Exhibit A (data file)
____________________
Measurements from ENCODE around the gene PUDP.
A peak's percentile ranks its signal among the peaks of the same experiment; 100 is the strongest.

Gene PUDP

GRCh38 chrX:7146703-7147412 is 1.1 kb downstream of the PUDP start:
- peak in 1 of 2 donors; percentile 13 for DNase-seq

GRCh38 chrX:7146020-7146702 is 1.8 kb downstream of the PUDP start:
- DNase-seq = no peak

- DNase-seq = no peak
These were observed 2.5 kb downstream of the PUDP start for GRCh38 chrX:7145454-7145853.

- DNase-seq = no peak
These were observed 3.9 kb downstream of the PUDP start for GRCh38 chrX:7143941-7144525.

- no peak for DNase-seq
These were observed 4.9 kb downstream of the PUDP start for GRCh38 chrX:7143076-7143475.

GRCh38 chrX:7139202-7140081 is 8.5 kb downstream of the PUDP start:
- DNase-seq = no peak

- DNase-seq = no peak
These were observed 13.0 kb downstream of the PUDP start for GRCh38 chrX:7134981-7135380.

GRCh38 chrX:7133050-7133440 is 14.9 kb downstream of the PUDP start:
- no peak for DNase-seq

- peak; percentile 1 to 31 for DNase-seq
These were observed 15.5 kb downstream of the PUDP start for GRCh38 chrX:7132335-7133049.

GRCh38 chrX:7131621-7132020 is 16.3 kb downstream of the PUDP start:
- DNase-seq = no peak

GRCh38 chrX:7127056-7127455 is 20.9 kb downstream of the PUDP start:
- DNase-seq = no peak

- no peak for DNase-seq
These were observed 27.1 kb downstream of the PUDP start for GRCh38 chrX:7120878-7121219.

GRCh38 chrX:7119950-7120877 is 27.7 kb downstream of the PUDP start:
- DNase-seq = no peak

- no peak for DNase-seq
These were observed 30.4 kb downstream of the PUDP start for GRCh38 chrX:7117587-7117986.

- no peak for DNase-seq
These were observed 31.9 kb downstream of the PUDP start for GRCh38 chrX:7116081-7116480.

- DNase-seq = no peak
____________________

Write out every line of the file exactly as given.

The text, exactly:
Measurements from ENCODE around the gene PUDP.
A peak's percentile ranks its signal among the peaks of the same experiment; 100 is the strongest.

Gene PUDP

GRCh38 chrX:7146703-7147412 is 1.1 kb downstream of the PUDP start:
- peak in 1 of 2 donors; percentile 13 for DNase-seq

GRCh38 chrX:7146020-7146702 is 1.8 kb downstream of the PUDP start:
- DNase-seq = no peak

- DNase-seq = no peak
These were observed 2.5 kb downstream of the PUDP start for GRCh38 chrX:7145454-7145853.

- DNase-seq = no peak
These were observed 3.9 kb downstream of the PUDP start for GRCh38 chrX:7143941-7144525.

- no peak for DNase-seq
These were observed 4.9 kb downstream of the PUDP start for GRCh38 chrX:7143076-7143475.

GRCh38 chrX:7139202-7140081 is 8.5 kb downstream of the PUDP start:
- DNase-seq = no peak

- DNase-seq = no peak
These were observed 13.0 kb downstream of the PUDP start for GRCh38 chrX:7134981-7135380.

GRCh38 chrX:7133050-7133440 is 14.9 kb downstream of the PUDP start:
- no peak for DNase-seq

- peak; percentile 1 to 31 for DNase-seq
These were observed 15.5 kb downstream of the PUDP start for GRCh38 chrX:7132335-7133049.

GRCh38 chrX:7131621-7132020 is 16.3 kb downstream of the PUDP start:
- DNase-seq = no peak

GRCh38 chrX:7127056-7127455 is 20.9 kb downstream of the PUDP start:
- DNase-seq = no peak

- no peak for DNase-seq
These were observed 27.1 kb downstream of the PUDP start for GRCh38 chrX:7120878-7121219.

GRCh38 chrX:7119950-7120877 is 27.7 kb downstream of the PUDP start:
- DNase-seq = no peak

- no peak for DNase-seq
These were observed 30.4 kb downstream of the PUDP start for GRCh38 chrX:7117587-7117986.

- no peak for DNase-seq
These were observed 31.9 kb downstream of the PUDP start for GRCh38 chrX:7116081-7116480.

- DNase-seq = no peak